9 Oil Producing States in Nigeria & Barrels Per Day

Nigeria exports over 2.5 million barrels of crude oil on a daily basis. There are specific states in Nigeria that contribute majorly to this feat. There are major oil-producing states in Nigeria that enable the country to grow its economy.

There are specific states in Nigeria that contribute majorly to this feat. The country Nigeria largely depends on crude oil as a major source of the economy with which the economy thrives.

However it is not all the states in Nigeria that oil is gotten from, there are just about 9 states in the country that produces oil and these states are categorized as Niger State produces Delta region.

Oil Producing States in Nigeria

To be precise Lakedo, Bayelsa, Rivers, Cross Rivers, Delta, Akwa State produces Ibom, Ondo, Abia, Imo, and Anambra States are Nigerian oil production states. However, the production capacity of each state differs from each other.

The country with over 200 Million population is massively rich in oil resources and name among the largest oil State produces producing states in West Africa and the 13th largest oil State produces producing country in the World.

The country’s land area that generates her massive oil resources is just around 7.5 percent of the country’s total landmass across 9 states of the federation.

Of these eight oil State produces producing states 80 percent of the crude oil is gotten from Bayelsa, Akwa Ibom, Delta, and Rivers State.

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The South State produces the South zone of Nigeria as often referred to as comprises more than 40 ethnic groups, comprising Ijaws, Itsekiris, Urhobos, Isokos, Kalabari, Efik, Ibibio, Esan, Igbo, Oron, Annang, Yoruba, Ogoja, and Ukwuani.

Brief History of Oil Discovery in Nigeria

The energy sector is a crucial component in the Nigerian economy, as Nigeria has plenty of natural resources including fuel, electricity, coal, and water.

Oil was discovered in Nigeria in 1956, following a half-century of colonization at Oloibiri in the Niger Delta. Oil exploration began fully in 1958 and has since dominated the country’s economy since the 1970s.

The finding of crude was first made by Shell-BP, which is the lone distributor then. In 1958, as the first oil field was on line delivering 5,100 barrels per day, Nigeria entered the league of oil producers in the world.

Since 1960, mining privileges were given to many international firms in the onshore and offshore regions around the Niger Delta. In 1965, Shell discovered the EA field in the shallow waters southeastern Warri.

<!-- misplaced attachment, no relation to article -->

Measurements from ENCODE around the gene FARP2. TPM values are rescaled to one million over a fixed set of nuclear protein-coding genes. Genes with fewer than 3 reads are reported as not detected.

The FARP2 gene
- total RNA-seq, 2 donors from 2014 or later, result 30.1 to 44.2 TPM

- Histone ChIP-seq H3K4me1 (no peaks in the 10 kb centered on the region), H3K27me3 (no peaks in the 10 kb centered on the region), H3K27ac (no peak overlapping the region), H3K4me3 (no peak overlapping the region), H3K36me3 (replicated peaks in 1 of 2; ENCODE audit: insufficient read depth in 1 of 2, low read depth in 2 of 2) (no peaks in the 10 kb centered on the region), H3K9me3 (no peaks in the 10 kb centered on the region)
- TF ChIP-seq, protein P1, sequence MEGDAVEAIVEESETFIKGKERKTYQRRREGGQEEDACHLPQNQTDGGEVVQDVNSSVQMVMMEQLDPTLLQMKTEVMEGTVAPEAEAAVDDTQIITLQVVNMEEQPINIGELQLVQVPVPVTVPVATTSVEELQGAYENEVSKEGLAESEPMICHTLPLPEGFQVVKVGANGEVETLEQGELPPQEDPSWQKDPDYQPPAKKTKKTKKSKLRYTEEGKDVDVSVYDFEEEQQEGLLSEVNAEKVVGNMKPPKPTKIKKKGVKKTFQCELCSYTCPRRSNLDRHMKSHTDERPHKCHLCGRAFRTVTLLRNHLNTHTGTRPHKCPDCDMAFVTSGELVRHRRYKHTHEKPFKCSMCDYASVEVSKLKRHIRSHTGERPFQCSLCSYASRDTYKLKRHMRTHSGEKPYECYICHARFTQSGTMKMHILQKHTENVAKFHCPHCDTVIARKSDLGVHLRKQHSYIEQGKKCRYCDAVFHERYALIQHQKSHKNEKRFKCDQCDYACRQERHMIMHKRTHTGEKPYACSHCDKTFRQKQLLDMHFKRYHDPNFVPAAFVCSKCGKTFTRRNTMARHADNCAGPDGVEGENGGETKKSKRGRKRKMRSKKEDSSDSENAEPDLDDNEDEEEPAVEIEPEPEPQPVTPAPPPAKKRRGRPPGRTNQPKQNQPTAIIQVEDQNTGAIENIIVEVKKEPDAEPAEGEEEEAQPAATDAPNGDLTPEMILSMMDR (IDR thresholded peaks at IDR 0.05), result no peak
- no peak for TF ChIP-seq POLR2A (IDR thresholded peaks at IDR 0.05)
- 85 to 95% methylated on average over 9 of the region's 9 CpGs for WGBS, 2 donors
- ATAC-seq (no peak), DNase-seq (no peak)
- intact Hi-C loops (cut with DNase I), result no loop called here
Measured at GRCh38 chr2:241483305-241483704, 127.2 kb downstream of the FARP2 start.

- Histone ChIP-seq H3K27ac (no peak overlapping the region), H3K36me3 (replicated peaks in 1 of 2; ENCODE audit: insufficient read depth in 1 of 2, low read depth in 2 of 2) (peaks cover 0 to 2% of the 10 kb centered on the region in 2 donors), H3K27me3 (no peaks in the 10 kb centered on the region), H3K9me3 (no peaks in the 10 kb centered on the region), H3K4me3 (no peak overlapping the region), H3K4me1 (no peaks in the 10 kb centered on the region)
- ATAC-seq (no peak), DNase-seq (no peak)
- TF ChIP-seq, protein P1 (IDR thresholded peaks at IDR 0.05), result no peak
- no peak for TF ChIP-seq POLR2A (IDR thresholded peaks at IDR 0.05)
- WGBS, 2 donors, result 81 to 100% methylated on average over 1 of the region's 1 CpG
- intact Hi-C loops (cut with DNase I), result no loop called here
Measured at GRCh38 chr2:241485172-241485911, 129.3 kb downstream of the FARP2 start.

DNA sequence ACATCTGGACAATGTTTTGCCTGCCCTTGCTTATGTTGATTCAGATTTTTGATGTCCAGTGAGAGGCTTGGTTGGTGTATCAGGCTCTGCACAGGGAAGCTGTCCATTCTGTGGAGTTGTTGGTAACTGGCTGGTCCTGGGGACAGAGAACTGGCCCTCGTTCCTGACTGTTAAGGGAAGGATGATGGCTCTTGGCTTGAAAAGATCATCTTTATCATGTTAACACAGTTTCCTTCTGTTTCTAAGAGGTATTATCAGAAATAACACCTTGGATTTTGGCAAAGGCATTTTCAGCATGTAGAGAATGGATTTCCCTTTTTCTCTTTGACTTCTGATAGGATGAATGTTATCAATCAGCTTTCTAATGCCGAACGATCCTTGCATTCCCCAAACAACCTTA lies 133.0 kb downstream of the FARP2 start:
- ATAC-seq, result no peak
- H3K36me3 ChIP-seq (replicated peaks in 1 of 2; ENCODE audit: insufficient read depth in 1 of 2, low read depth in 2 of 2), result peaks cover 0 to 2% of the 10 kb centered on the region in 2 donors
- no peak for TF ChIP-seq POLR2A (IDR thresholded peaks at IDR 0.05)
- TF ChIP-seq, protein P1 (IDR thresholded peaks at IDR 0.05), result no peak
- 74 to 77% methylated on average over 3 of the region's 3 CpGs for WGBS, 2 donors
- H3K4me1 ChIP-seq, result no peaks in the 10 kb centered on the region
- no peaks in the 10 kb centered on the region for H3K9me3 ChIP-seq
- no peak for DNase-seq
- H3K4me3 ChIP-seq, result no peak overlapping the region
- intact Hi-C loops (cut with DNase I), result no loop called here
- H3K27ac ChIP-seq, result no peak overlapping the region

By the end of the 1960s and early 70s, Nigeria had produced more than 2 million barrels of crude oil a day.

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In sub-Saharan Africa, Nigeria is now the main oil producer and since 1971 it has become one of OPEC members, with an average output of 2.413 million barrels per day in 2005.

The end of the Biafran war coincided with the increase of the world oil price in 1970, and Nigeria continued to gain instant prosperity from its oil output. This makes it the sixth biggest producer in the world then.

Nigeria, after China and India, is the third country with the poorest nation men in the world, having a per capita income of roughly US$ 350, and about 70 million Nigerians survive on less than 1 USD daily.

Although in the 80s demand fell due to the economic crisis, in 2004 oil production rejuvenated overall to a record high of 2.5 million barrels per day. Present growth plans plan to boost production by 2010 to around 5 million barrels per day.

Oil output and export play a leading role in Nigeria’s economy, accounting for nearly 90% of its gross profits. This powerful position propelled agriculture, the conventional backbone of the nation, back in the early 1950s and 1960s.

High rates of economic growth, civil tensions, and environmental deterioration are only a couple of the issues characterizing Nigeria’s current condition.

Niger Delta which is the largest oil producer in Nigeria is the powerhouse of Nigeria’s development but still poses a mystery because its massive oil income hardly influenced the immense local poverty itself.

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This may be concluded that an abundant energy supply would be a direct blessing for a developing country like Nigeria. The selling of this commodity tends to give enticing chances to raise national revenue and improve living standards of the nationals. Fuel is a fast source of capital growth, an globally exchanged asset that absorbs foreign exchange.

Large revenues are produced by the wide difference between production unit costs and economic rentals, royalty, oil taxes, oil exports, etc.

Complete list of the Oil Producing States and Volumes Produced

Oil States

Percentage %

 barrels per day

Akwa Ibom State31.4346,000 BPD
Delta State21.56344,000 BPD 
Rivers State 21.43290,000 BPD
Bayelsa State18.07290,000 BPD
Ondo State3.7460,000 BPD
Lagos State2.6440,000 BPD
Edo State2.6433,000 BPD
Imo State 1.0617,000 BPD
Abia State06811,000 BPD

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